2019 Precipitation in Minnesota

2019 was another banner year for precipitation in Minnesota, with over 20 individual annual precipitation records set, and the state turning in its wettest year on record.

Precipitation totals for the year exceeded 30 inches over all but about 5-10% of the state, mainly in far northern Minnesota, with totals exceeding 50 inches in parts of southern and southeastern Minnesota. Well over half of the state was 12-20 inches (or 50-70%) wetter than normal. Annual surpluses of that magnitude over such a large area contributed to 2019 being Minnesota's wettest year on record, on a statewide-average basis, with an average of 35.51 inches. This eclipsed the old record of 33.93 inches, set in 1977.

Although no climate observing station was able to break the statewide individual annual precipitation record of 60.21 inches set by Harmony in 2018, many stations with over 50 years of observations did break their own annual precipitation records. Rochester International Airport led the pack with 55.16 inches, breaking its old record by more than 11 inches.

The Twin Cities International airport, part of the longest station history in the state, had just broken its record in 2016, but broke it again in 2019, with 44.17 inches. Other records fell throughout the state. The majority of these stations broke records that had been set this decade.

Even closer to home, the ACD has utilized the precipitation data collected by our volunteer observers to assist with putting our monitoring well data in context. We have observed sustained wetland hydrology because of the abundance of precipitation. How this will affect how wetlands are managed in the present and future will need to be addressed by the current wetland regulatory rules and by utilizing the data we collect when reviewing wetland delineations.

This information is provided at the DNR Climate website:https://www.dnr.state.mn.us/climate/journal/top-weather-and-climate-stories-2010s.html

Here is a partial list of the records set this year.


Station

2019 Precip records (in.)

Previous record(yr.)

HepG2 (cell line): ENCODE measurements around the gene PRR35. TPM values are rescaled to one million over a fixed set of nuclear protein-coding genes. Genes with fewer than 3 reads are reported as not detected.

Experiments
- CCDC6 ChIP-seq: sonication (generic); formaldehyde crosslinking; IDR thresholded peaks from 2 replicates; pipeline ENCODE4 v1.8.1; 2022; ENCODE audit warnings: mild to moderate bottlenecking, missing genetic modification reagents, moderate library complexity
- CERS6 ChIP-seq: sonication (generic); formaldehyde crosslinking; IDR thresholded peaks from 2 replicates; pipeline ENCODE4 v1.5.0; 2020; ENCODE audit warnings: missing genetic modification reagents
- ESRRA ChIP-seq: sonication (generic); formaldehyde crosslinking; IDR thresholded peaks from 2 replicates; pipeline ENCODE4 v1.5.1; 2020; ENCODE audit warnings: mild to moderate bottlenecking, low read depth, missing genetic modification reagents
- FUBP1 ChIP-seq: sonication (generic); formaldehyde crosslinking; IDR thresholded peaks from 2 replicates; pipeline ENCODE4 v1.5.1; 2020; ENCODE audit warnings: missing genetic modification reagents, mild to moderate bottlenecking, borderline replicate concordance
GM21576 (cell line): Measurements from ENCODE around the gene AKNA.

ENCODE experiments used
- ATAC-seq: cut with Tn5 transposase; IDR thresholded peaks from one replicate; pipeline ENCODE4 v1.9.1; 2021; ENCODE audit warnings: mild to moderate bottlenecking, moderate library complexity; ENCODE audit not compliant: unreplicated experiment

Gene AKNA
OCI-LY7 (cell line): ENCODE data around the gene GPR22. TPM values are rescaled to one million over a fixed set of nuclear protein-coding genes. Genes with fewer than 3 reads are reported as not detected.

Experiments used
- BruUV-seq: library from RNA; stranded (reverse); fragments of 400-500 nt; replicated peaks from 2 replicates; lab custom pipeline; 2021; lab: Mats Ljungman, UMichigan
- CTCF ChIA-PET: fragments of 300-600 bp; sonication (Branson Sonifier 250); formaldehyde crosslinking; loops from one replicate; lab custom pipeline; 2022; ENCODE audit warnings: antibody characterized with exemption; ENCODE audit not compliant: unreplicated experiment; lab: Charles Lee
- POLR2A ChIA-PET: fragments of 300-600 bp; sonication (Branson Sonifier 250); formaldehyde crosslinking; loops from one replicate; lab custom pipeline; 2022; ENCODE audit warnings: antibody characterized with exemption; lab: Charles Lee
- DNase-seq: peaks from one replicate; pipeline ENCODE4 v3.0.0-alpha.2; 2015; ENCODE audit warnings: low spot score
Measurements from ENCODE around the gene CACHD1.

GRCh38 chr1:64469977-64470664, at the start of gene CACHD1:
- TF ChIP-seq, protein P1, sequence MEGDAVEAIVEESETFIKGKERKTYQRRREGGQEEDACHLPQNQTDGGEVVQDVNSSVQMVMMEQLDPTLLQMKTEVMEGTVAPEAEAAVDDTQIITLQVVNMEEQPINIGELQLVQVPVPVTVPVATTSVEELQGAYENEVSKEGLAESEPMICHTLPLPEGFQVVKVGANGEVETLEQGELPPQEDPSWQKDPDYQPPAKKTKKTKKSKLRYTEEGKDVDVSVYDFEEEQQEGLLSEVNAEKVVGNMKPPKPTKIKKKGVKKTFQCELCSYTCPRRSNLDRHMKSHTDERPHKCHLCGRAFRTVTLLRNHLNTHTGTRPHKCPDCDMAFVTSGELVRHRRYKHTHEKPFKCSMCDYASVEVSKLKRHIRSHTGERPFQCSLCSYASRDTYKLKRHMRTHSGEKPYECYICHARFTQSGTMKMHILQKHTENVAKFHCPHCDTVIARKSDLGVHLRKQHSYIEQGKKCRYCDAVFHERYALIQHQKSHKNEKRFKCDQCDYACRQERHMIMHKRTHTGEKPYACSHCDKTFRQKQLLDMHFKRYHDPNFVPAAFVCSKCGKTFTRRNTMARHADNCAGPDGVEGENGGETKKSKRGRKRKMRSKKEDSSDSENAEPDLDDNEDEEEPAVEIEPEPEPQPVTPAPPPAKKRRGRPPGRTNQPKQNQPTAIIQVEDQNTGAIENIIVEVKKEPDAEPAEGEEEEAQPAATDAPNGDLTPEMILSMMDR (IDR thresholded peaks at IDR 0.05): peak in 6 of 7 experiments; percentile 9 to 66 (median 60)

Rochester

55.16

43.94 (1990)

Owatonna

53.50

48.40 (2016)

Zumbrota

48.60

45.52 (2010)

Lake City

43.85

43.59 (2002)

Minneapolis - St. Paul

43.17

40.32 (2016)

Mora

43.08

41.63 (2010)

U of M St. Paul

42.95

41.67 (2016)

St. Cloud

41.92

41.01 (1897)

Itasca U of M

37.59

35.64 (1985)




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You don't want to be underneath this mistletoe: the Eastern Spruce Dwarf Mistletoe


by Fred Baker, Emeritus Professor and Forest Pathologist, Utah State University

Eastern spruce dwarf mistletoe is a disease that kills trees quickly, with most trees dying within 20 years. In Minnesota, this mistletoe typically affects black spruce, an important species to the state's forest products industry and landscape.

The dwarf mistletoe disrupts a tree's physiology in incredible ways. The most common sign is the formation of a witches' broom. In this process, the disease diverts the tree's nutrients to the broom and "starves" the rest of the tree. Ultimately, the tree will die because it's unable to process the lipids it needs to survive.

Witches brooms in a dwarf mistletoe-infested black spruce stand. Photo: Brian Anderson.

Dwarf mistletoe is a parasite. It flowers in March and is a safe bet to be the first "plant" to flower in the spring. Seed dispersal happens in late August and early September. When seeds disperse, dwarf mistletoes are unique because they can shoot their seeds up to 55 feet from a diseased tree! These seeds are covered with a sticky substance that attaches to a nearby spruce needle. During summer rainfall, this sticky substance rehydrates, and the seeds slide closer to the twig, where it germinates the following spring.

Although dwarf mistletoe can shoot seeds up to 55 feet, most only go a few feet. This results in a spread rate of about 2.4 feet per year through a forest stand. Research indicates that spread from large trees and small trees is about the same. Slightly more than half the spruce stands in Minnesota are thought to be infected with dwarf mistletoe.

Mistletoes are obligate parasites. This means that if you kill the tree, the parasite dies too. If timber harvesting is done in black spruce, removing all spruce trees during a harvest could minimize the risk of mistletoe infecting a future stand.

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